Archive for May, 2012

On MSNBC  this past weekend,  Columbia University linguist Jonathan McWhorter, upon whom I have long harbored an intellectual crush,  differentiated slow (small step) evolution, from sudden (giant step) evolution and proceeded to recommend Incomplete Nature: How Mind Emerged from Matter by Terrence W. Deacon which I now have on order. That mind/matter question has fascinated me since my undergrad days when I delivered an extensive oral and written report on Teilhard de Chardin’s The Phenomenon of Man for a  philosophy course.

De Chardin made a statement that blew my 18-year-old mind when he pointed out a difference of a single atom between the structures of largest macro-molecule and the smallest micro-organism calling whatever existed in the margin between the two the true “missing link,”  thereby implying that he expected the progression to be a small step rather than a giant leap.  He spoke of a “pre-soul” in rocks, implying that all that is organic has some form of a soul – music to the ears/eyes of a pet owner.

A Jesuit and long-time missionary in China,  de Chardin’s work was refused the imprimatur of the Roman Catholic Church.  Consequently, he left his papers to Julian Huxley who published them after de Chardin’s death.  As time went by,  I did encounter Catholic clergy and religious who, like me, found in de Chardin’s brilliant work a way to accept the theory of evolution within a decidedly religious, and I would even say Catholic,  framework.

McWhorter prefaced his remarks on evolution by stating that he does not believe in God but thinks there is some kind of catalyst that activates giant steps in evolution.  I think it is God, Jonathan will have to figure out his own explanation.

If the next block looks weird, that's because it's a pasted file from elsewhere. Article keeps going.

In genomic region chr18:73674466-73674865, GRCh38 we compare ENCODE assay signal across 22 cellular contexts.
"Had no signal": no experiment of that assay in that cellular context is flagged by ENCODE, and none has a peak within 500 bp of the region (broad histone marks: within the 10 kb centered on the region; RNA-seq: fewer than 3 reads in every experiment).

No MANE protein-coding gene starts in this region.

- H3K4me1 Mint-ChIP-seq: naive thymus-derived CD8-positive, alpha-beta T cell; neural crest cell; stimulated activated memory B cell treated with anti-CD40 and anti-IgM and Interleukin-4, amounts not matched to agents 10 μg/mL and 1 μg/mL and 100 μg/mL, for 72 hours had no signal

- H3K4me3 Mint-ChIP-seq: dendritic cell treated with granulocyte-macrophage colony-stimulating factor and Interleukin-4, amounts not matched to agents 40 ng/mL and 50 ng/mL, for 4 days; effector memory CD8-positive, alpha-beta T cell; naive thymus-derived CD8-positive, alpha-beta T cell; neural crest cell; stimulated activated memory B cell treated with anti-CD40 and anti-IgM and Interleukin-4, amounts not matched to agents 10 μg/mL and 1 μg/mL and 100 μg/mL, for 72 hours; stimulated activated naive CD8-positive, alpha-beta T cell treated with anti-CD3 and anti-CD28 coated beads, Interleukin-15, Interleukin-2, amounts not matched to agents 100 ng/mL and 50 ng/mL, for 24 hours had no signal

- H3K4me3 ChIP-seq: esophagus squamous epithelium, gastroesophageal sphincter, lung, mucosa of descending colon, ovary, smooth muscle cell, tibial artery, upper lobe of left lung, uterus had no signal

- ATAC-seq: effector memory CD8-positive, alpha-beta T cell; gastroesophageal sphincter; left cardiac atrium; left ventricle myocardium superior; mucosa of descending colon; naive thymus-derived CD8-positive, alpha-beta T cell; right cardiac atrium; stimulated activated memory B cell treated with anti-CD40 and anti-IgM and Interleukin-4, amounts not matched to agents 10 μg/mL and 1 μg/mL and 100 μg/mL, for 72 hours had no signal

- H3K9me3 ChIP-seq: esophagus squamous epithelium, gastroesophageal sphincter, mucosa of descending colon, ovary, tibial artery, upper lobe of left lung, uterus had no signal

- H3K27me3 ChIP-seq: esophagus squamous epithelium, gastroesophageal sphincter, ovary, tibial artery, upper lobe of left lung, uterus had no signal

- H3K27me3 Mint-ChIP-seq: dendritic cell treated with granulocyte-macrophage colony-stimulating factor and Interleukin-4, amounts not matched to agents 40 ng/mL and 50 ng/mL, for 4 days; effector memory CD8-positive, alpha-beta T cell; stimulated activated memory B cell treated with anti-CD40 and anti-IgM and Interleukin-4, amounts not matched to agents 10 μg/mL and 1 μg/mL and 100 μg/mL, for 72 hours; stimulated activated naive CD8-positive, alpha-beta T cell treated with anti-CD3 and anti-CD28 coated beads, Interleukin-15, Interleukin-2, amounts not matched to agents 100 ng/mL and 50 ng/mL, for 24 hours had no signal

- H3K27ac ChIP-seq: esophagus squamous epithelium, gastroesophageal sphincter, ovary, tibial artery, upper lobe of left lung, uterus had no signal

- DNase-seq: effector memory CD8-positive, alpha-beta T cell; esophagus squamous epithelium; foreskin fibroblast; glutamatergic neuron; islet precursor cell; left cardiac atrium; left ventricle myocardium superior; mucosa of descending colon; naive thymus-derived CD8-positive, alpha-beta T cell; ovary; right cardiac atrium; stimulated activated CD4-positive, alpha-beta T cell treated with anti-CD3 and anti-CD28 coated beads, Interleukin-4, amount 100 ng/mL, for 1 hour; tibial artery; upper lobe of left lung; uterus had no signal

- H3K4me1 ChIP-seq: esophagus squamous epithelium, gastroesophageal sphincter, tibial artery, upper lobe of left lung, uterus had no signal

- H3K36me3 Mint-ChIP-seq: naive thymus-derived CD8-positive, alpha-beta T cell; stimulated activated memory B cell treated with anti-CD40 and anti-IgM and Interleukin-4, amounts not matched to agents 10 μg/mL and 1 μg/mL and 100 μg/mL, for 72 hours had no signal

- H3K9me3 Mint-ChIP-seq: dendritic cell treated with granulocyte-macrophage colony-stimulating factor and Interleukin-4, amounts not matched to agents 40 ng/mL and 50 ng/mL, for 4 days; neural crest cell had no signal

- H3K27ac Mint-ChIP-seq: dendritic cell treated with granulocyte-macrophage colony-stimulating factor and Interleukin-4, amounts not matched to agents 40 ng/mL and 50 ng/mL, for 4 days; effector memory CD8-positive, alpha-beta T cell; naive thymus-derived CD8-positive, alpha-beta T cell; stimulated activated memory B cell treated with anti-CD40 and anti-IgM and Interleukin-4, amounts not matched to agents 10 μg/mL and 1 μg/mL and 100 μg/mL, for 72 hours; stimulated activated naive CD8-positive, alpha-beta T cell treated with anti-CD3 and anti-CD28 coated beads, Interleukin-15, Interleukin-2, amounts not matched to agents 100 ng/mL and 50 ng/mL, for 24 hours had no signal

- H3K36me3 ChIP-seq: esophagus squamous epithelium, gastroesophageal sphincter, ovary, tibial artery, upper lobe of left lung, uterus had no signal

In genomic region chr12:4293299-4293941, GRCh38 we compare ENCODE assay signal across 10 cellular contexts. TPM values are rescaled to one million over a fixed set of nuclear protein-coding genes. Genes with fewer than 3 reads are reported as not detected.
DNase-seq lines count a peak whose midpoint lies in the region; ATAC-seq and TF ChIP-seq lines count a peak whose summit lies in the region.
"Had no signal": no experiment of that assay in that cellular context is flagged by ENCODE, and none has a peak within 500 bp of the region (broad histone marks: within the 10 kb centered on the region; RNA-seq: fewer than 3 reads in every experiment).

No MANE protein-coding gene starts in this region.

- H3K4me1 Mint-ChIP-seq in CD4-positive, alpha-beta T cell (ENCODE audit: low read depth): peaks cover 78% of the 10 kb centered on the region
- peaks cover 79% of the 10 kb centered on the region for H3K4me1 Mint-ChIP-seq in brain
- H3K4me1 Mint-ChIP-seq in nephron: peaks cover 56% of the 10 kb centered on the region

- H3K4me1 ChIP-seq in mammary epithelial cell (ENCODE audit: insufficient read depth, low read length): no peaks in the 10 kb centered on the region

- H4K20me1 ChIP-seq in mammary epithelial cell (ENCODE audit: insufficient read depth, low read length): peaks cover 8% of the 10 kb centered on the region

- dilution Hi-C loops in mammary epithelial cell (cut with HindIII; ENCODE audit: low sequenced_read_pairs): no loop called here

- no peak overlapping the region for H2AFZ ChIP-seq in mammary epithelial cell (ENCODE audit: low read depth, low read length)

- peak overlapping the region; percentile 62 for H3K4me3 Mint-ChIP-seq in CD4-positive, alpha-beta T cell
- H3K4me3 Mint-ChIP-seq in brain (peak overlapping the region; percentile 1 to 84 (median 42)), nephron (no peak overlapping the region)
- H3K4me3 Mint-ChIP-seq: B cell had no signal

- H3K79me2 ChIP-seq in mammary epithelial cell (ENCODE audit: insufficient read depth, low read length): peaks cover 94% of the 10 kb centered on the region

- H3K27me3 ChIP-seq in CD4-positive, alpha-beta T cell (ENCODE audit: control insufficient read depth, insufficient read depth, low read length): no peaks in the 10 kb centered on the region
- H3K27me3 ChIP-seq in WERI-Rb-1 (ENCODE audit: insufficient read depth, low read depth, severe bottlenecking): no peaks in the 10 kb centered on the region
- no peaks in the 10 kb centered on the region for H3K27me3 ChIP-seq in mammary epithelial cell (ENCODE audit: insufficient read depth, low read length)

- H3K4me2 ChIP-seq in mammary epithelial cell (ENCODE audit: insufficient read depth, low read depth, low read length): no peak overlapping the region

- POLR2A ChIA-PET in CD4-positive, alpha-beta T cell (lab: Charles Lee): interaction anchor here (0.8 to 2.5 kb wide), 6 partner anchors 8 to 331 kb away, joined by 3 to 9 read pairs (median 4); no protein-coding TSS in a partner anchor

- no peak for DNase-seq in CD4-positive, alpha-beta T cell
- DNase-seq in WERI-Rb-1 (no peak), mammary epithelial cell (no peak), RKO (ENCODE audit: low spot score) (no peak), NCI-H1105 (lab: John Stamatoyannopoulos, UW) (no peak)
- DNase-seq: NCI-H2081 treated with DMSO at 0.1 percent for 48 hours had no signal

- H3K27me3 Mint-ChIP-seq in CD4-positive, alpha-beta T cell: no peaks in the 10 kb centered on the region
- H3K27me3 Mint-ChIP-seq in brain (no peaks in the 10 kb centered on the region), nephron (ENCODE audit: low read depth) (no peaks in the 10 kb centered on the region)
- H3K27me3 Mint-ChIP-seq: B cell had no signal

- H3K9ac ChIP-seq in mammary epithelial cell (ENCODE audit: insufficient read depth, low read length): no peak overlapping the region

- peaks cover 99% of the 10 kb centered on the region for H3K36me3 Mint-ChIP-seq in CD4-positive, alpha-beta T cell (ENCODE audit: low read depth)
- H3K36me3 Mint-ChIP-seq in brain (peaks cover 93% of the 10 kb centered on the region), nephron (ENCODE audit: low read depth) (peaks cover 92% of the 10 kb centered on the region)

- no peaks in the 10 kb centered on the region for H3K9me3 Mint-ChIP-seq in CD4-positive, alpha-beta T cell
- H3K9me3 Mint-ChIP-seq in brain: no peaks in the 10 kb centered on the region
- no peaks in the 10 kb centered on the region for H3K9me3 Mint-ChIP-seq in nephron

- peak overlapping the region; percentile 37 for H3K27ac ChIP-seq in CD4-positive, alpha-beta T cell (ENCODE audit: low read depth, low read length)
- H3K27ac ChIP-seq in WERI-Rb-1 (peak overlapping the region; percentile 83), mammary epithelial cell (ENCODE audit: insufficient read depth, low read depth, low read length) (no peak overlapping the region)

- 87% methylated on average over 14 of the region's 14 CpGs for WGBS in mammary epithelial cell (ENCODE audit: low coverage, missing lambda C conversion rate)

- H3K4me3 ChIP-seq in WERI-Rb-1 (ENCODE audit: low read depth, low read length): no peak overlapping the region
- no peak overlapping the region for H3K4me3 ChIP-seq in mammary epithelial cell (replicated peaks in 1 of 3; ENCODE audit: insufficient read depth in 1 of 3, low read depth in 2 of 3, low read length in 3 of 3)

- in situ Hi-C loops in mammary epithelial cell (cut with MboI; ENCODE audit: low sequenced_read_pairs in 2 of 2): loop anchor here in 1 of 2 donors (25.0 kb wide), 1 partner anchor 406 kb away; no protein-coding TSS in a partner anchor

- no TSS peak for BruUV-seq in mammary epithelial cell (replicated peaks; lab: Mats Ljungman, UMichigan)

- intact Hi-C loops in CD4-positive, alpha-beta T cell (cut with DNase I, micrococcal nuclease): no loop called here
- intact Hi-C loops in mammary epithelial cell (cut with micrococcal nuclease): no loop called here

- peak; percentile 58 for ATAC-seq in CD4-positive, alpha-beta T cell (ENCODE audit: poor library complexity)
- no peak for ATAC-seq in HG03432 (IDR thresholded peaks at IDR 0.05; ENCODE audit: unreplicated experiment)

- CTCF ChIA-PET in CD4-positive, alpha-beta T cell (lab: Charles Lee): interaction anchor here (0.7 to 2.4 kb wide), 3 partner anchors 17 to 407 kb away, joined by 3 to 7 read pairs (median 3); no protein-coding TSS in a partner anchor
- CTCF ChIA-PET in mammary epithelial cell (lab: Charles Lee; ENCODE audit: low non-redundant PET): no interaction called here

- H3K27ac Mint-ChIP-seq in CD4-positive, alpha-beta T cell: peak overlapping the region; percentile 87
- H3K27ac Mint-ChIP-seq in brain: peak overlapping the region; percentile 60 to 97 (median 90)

Whenever we are in a political season, the subject of evolution arises in some form.  In the past, we have heard Christian fundamentalists decry the teaching of evolutionary theory in public schools.  This season, however,  it has appeared in a metaphorical form, and not from the right, but rather from the incumbent Democratic administration.  We are told by spokespeople that the president’s position on gay marriage is “evolving.”   He, himself, has said as much.  This has been a small step evolution over a long period of time.  One wonders what catalyst the president requires to come to full blown evolution on this issue.

Karen Finney’s latest column in The HillEvolve on marriage addresses the question with her typical balance of brilliance and empathy.  There is a cool strategic approach tempered by a heartfelt personal argument based on her own background.

One part of Karen’s personal story that always tugs at my heart is her delayed introduction to her grandfather’s home.  I just cannot imagine a granddad not being delighted with a granddaughter such as she,  so I was more than pleased to come across this paragraph in her column from yesterday.

When I was a teenager, my grandfather explained to me that the reason I wasn’t welcome in his Greensboro, N.C., home was his belief — on legal and moral grounds — that mixing of the races was a sin against the laws of nature. (He did come to realize he was wrong.) The legal and moral arguments made today about same-sex marriage being against the laws of nature or threatening the institution of marriage sound hauntingly familiar to the bigoted excuses of my grandfather and others.

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There are early summer days coming.  The sun will be warming and the water in the pool will still be cold.  There will always be that one kid sitting on the edge of the pool who will not just jump in and get it over with.  In some cases, he might wade in gradually.  In other instances, his friends might simply push him in.  Sooner or later, we expect him to end up in the water.  Karen hopes the president jumps in sooner rather than later based on a background she feels she shares with him.  I have never been certain that he sees himself quite the same way that Karen sees herself.  Certain formative experiences have been different – have even occurred in different cultures on different continents.  My take is that Obama would do well to listen to her experience and reasoning on this issue.  She has, as has the Rev. Dr. William Barber (NAACP,NC President) placed the issue in the ethical/moral frame.  It is time for President Obama to take a giant step much the way Karen’s grandfather did on mixed marriage.  If he does not do this soon, he will be left behind.  As I have said before, I prefer to follow those who lead from the front lines – like Karen.

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